Less Is Not More

Tora Husar, Guest Writer

Tora Husar

This election cycle has without a doubt been one of the most contentious to date. Whether you love them or hate them,
Hillary Clinton and Donald Trump have flooded the media with their polarizing campaigns, not to mention that both campaigns have been riddled with character attacks and ‘he-said, she-said’ accusations.
Voters as a whole seem to belong to one of three categories: wholeheartedly supporting a candidate, supporting a candidate out of wholehearted opposition for the other candidate, or apathy towards both. This last group seems the most prevalent, and it serves as another reminder that our political environment is flawed. So many people do not support either the Democratic or the Republican candidate, and yet very few people are eager or willing to declare their
support for a third-party candidate.
On one hand, that’s understandable. Bipartisanship has been a cornerstone of the American political system since the era of our founding fathers, and no true third party candidate has ever served in Oval Office.
Voting for a third party candidate may seem like throwing away one’s vote: Teddy Roosevelt took 88 out of 531 electoral votes representing the Progressive party in 1912–the highest a third party candidate has ever achieved–and no such candidate since Roosevelt has ever garnered over 50 votes in the electoral college. That’s not to mention Roosevelt’s clear advantage as a popular president who had just finished his second term.
But I strongly urge those of voting age who are disappointed by the two dishes that have been offered this year to seek something more to their taste: one of the over 25 candidates who are receiving significantly less funding, screentime, or media attention than either Clinton or Trump. There is no constitutional clause calling for bipartisanship, yet our nation has overwhelmingly promoted, or, at the very least, accepted it.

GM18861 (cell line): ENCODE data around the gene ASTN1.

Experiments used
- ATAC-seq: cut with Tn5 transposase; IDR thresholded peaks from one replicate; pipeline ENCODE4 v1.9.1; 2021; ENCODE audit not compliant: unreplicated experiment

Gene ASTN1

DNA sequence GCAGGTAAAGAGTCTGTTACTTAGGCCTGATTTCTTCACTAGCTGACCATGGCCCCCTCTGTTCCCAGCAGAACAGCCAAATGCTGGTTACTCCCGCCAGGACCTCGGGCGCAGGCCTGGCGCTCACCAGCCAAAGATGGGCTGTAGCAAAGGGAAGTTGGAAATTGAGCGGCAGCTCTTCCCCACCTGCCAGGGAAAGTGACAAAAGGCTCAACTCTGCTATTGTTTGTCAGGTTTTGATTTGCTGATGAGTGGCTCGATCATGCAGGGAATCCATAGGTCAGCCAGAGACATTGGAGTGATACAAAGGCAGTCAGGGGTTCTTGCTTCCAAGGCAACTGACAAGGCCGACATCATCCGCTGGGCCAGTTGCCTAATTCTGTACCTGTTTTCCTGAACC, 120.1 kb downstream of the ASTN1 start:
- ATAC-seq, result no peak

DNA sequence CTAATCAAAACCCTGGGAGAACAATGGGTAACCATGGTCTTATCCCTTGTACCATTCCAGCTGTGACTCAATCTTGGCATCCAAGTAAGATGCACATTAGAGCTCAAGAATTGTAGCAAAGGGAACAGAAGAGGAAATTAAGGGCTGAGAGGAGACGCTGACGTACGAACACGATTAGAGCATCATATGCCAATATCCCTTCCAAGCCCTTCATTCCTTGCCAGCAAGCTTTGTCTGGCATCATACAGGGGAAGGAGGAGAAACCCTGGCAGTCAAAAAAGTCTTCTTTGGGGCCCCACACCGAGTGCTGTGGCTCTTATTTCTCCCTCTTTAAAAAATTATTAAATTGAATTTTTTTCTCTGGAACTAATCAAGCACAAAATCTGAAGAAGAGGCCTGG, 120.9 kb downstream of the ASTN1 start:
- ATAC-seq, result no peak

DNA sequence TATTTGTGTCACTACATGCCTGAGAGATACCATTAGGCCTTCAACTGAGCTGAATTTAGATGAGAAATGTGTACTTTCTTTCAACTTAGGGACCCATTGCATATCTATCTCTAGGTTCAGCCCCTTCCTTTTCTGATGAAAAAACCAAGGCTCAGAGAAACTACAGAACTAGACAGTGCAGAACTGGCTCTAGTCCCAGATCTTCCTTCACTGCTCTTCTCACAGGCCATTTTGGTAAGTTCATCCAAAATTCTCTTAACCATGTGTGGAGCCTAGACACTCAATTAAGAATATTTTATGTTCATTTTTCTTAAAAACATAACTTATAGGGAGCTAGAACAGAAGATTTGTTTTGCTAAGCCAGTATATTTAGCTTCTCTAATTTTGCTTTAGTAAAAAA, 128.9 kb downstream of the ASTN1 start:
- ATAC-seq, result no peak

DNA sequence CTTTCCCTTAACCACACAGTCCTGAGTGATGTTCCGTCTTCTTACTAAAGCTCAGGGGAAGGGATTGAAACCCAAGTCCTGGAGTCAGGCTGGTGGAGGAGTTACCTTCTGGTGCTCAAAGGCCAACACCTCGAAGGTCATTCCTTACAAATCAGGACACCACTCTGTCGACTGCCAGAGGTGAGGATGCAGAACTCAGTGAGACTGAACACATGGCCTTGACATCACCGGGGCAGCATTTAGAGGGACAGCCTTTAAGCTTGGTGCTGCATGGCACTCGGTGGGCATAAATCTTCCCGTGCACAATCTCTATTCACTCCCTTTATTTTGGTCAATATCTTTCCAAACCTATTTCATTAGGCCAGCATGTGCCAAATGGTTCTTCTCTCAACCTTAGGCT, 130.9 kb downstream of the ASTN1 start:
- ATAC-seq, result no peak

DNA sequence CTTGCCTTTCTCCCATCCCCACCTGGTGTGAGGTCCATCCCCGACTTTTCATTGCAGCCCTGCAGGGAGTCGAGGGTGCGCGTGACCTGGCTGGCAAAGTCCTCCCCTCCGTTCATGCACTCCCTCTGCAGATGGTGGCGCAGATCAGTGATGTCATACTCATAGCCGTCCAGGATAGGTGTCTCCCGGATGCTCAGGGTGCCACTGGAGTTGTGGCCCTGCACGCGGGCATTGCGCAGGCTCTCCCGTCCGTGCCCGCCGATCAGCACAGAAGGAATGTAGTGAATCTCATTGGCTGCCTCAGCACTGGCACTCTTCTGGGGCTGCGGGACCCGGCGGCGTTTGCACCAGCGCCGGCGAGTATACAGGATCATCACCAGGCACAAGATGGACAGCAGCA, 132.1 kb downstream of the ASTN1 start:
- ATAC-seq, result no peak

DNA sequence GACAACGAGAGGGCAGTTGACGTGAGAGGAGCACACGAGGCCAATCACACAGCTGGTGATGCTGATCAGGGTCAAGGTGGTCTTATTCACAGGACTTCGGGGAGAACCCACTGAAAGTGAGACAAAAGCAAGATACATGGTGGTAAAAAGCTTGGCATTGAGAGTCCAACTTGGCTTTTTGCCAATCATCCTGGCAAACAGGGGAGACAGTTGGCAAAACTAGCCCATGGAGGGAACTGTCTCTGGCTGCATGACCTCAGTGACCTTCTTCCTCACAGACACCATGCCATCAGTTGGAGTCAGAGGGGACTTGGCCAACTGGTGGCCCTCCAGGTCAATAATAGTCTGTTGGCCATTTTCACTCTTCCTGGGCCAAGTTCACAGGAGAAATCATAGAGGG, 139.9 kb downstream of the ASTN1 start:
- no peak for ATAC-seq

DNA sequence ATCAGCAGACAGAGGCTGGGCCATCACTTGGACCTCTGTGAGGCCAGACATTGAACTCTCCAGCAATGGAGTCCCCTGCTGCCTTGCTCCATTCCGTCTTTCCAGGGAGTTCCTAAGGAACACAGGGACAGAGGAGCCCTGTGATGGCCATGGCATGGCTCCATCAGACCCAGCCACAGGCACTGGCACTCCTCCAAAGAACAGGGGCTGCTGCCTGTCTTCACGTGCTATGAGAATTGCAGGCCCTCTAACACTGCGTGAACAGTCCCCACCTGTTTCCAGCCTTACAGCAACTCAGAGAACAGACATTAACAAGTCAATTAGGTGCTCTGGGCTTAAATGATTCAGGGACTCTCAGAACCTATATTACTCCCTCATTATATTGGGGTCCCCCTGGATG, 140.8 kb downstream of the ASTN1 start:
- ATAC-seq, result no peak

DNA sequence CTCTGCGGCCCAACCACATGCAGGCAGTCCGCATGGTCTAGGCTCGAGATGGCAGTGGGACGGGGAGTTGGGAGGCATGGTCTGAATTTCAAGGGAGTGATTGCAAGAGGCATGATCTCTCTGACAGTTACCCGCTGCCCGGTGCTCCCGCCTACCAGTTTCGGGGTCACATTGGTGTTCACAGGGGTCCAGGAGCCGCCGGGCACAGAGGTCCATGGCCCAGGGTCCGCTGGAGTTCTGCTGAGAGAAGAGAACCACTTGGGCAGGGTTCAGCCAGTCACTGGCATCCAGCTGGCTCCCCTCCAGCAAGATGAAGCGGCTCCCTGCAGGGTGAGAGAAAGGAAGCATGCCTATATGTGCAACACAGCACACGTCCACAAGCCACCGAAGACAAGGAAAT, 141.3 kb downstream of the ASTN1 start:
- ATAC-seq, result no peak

This is rather ironic, as bipartisan theory implies compromise and cooperation between the two parties, but in recent years, politicians have been anything but cooperative.
I’ll be the first to admit, no third-party candidate stands a chance of taking over the Oval Office this year, but that in itself is not the issue. Your vote counts even if the candidate you vote for does not win. By acknowledging the presence of and supporting a third-party candidate, you are making the statement that our country should not be limited to two choices just because it has generally been that way. The more support that you throw to the men and women who more accurately represent your viewpoints, the more attention you are giving to the people who you actually think could make America great (again).
Moreover, the attention you give to third-party candidates contributes to a future in which third-party candidates are no longer called third-party candidates, and reach an equal standing with our dominant parties.
This extends further than the presidency: Congress could also benefit from wider viewpoints. There are currently two independent senators and one (non-voting) independent representative in Congress. This means that the Democrats and the GOP are left to spar over every issue brought to Congress, and viewers are left questioning whether these debates are truly the result of ideological differences or simply a desire to have the upper hand.
One only has to look at the number of filibusters executed in Congress since 2004: over 600 according to nolabels.org.
Multiparty systems exist and thrive. Two-party systems are an aberration among democratic countries. Few nations have as distinct of a partisan dichotomy as the US.
Our ideas always deserve to be challenged, and we should not fear changes in the status quo, rather, we should embrace those changes which we believe will contribute to the common good.
If there’s anything that this year has taught me about politics, it’s that less is not more–we deserve to have multiple beliefs represented in all facets of our government.